Chemoradiotherapy Survival Benefit in Elderly Patients With Limited-Stage SCLC


Key Points

  • Chemoradiotherapy was associated with increased overall survival vs chemotherapy alone.
  • The significant improvement was maintained in a propensity score matching analysis.

In a population-based study reported in the Journal of Clinical Oncology, Corso et al found that chemoradiotherapy was associated with an overall survival benefit vs chemotherapy in elderly patients with limited-stage small cell lung cancer (SCLC).

Study Details

The study involved National Cancer Data Base data from 8,637 patients aged ≥ 70 years with limited-stage SCLC of clinical stage I to III who received chemoradiotherapy (n = 4,862, 56%) or chemotherapy (n = 3,775, 44%) between 2003 and 2011.

Factors associated with a greater likelihood of receiving chemotherapy vs chemoradiotherapy included greater age (P < .001), female sex (P = .003), clinical stage III (P < .001), medical comorbidities (P < .001), higher estimated median household income (P = .03), and residence in an urban setting (P < .001).

Improved Overall Survival

Median estimated overall survival was 15.6 months among patients receiving chemoradiotherapy and 9.3 months among those receiving chemotherapy alone (P < .001), with 3-year overall survival rates of 22.0% vs 6.3%. The survival benefit was maintained in a sensitivity analysis excluding patients who died within 3 months of diagnosis (P < .001). Chemoradiotherapy was associated with improved survival on both univariate (hazard ratio [HR] = 0.50, P < .001) and multivariate analysis (HR = 0.52, P < .001).

Propensity score matching analysis using a cohort of 6,856 patients well-matched for all factors significantly associated with survival on multivariate analysis showed similar improvement in overall survival (HR = 0.52,  P <.001); 3-year overall survival in this cohort was 20.6% vs 6.6%. A subset analysis among chemoradiotherapy patients alive 4 months after diagnosis indicated a survival benefit among patients receiving concurrent vs sequential chemoradiotherapy (median = 17.0 vs 15.4 months, P = .01).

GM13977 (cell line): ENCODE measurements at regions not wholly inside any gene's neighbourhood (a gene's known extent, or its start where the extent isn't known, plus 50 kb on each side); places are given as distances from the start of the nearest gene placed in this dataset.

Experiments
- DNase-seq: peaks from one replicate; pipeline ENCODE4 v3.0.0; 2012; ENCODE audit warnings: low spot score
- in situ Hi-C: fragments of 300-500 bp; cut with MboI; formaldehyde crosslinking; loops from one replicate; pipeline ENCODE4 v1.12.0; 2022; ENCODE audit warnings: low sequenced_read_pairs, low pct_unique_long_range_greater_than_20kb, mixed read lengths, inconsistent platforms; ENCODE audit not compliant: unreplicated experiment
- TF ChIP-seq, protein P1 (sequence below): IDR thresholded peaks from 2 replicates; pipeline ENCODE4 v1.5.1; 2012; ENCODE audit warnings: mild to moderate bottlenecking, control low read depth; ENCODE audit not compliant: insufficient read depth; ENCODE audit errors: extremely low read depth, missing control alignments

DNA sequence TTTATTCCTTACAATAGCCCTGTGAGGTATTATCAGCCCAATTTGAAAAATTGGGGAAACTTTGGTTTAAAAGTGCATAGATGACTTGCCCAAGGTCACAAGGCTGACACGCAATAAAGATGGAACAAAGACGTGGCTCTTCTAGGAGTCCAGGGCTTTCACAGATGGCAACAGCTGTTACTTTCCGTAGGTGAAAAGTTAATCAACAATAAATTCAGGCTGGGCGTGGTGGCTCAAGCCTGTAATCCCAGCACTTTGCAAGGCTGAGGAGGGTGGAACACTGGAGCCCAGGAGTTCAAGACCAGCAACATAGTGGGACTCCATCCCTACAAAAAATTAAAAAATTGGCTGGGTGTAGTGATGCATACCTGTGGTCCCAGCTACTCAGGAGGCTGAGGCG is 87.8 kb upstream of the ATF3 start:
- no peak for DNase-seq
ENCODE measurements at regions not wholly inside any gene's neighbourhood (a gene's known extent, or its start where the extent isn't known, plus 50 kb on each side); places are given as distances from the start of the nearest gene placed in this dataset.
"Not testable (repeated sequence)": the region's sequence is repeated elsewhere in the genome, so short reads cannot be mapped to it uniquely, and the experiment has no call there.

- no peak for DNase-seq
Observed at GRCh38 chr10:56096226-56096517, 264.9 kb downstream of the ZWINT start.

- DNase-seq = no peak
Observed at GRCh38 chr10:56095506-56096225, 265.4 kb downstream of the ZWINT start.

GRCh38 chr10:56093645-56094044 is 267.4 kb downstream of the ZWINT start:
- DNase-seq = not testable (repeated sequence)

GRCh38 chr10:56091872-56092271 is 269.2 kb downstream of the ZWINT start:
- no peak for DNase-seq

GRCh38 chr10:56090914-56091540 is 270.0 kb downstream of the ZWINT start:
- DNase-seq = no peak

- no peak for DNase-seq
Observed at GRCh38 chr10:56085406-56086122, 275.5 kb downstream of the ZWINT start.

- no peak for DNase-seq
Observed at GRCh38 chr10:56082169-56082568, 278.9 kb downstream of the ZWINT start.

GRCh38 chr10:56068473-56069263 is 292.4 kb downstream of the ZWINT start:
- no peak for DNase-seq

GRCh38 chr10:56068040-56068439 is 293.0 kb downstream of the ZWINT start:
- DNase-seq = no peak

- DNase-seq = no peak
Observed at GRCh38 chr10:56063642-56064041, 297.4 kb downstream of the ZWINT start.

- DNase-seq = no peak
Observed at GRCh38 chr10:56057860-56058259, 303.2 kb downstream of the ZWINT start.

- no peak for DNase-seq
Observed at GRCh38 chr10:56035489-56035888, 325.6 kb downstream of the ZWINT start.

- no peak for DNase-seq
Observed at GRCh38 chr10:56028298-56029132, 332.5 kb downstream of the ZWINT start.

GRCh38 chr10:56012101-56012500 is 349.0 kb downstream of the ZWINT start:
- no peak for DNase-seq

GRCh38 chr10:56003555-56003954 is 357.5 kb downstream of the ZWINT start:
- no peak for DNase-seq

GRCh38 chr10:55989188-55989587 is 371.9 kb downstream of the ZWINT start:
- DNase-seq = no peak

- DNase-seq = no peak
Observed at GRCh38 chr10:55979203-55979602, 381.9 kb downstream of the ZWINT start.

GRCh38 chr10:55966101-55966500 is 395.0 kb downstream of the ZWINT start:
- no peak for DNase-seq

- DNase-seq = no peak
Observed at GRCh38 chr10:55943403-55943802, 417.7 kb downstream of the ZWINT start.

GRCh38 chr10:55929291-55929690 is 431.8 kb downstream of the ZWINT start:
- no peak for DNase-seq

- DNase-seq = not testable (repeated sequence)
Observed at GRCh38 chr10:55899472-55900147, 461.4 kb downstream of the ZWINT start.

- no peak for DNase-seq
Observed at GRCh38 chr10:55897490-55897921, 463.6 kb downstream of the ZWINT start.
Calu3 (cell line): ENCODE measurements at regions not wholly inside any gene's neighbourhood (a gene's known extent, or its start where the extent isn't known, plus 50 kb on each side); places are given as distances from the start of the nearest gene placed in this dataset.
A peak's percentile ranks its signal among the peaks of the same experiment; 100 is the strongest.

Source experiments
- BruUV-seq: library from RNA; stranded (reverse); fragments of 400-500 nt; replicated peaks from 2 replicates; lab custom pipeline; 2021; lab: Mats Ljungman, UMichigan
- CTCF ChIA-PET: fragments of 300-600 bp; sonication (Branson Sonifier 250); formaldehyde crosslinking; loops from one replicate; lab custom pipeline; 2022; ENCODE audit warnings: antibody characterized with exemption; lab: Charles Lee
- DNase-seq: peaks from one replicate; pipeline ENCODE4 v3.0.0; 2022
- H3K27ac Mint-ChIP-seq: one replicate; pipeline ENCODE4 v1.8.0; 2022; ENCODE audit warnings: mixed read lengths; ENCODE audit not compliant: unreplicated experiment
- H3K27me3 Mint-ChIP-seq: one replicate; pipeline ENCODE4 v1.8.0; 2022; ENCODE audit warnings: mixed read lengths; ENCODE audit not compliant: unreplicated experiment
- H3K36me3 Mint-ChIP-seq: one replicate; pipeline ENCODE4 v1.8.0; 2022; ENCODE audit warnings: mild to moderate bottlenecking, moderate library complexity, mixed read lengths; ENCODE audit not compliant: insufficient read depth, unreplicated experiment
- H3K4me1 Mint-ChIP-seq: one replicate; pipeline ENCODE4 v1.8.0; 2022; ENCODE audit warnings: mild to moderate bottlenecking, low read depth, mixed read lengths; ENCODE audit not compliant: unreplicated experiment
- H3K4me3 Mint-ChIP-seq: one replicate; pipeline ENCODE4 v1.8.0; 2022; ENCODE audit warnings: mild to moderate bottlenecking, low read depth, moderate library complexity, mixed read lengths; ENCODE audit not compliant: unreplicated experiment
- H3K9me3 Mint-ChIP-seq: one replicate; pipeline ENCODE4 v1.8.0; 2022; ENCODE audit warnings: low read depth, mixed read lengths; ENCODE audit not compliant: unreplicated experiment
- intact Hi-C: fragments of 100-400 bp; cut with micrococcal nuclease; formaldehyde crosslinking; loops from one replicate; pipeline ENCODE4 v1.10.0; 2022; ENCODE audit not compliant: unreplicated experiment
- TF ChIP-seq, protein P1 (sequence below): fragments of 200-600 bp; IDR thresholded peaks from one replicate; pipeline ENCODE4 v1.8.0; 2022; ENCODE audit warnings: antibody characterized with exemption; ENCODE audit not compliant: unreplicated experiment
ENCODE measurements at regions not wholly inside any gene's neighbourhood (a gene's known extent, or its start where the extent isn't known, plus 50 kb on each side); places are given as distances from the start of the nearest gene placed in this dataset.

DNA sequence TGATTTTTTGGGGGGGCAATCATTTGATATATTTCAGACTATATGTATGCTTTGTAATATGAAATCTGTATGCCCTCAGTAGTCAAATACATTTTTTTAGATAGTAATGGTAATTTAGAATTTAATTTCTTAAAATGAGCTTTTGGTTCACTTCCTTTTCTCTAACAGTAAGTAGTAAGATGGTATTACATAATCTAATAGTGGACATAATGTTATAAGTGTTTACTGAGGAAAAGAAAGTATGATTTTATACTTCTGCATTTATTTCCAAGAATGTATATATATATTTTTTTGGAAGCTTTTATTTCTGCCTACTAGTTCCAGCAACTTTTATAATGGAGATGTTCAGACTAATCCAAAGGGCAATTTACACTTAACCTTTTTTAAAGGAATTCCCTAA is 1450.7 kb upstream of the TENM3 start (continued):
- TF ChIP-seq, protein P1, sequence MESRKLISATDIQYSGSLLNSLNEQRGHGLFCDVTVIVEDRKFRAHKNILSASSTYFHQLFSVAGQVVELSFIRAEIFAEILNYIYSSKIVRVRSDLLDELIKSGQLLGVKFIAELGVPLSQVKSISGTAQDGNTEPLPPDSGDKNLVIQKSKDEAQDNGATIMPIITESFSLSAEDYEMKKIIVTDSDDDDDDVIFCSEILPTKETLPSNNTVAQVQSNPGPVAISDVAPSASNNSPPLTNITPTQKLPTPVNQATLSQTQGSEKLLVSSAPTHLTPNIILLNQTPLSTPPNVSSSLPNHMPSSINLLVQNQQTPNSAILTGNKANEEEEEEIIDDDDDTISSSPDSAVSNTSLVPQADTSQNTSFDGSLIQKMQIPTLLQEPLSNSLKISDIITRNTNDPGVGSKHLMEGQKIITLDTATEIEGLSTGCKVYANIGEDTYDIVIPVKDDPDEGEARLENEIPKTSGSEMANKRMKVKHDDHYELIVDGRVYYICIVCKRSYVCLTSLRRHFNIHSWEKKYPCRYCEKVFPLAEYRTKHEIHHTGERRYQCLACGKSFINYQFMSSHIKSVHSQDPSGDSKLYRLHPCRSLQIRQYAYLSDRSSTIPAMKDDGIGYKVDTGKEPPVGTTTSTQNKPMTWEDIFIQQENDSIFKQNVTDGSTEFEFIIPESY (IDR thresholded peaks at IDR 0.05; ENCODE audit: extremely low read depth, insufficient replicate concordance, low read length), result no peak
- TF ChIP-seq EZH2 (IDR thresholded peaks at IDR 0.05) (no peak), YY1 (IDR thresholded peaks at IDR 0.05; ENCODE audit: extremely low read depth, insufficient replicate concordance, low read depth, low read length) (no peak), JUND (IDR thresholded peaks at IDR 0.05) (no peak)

The investigators concluded: “In elderly patients with limited-stage small-cell lung cancer, modern [chemoradiotherapy] appears to confer an additional [overall survival] advantage beyond that achieved with [chemotherapy] alone in a large population-based cohort. Our findings suggest that [chemoradiotherapy] should be the preferred strategy in elderly patients who are expected to tolerate the toxicities of the combined approach.”

Roy H. Decker, MD, PhD, of Yale University School of Medicine, is the corresponding author for the Journal of Clinical Oncology article. For full disclosures of the study authors, visit

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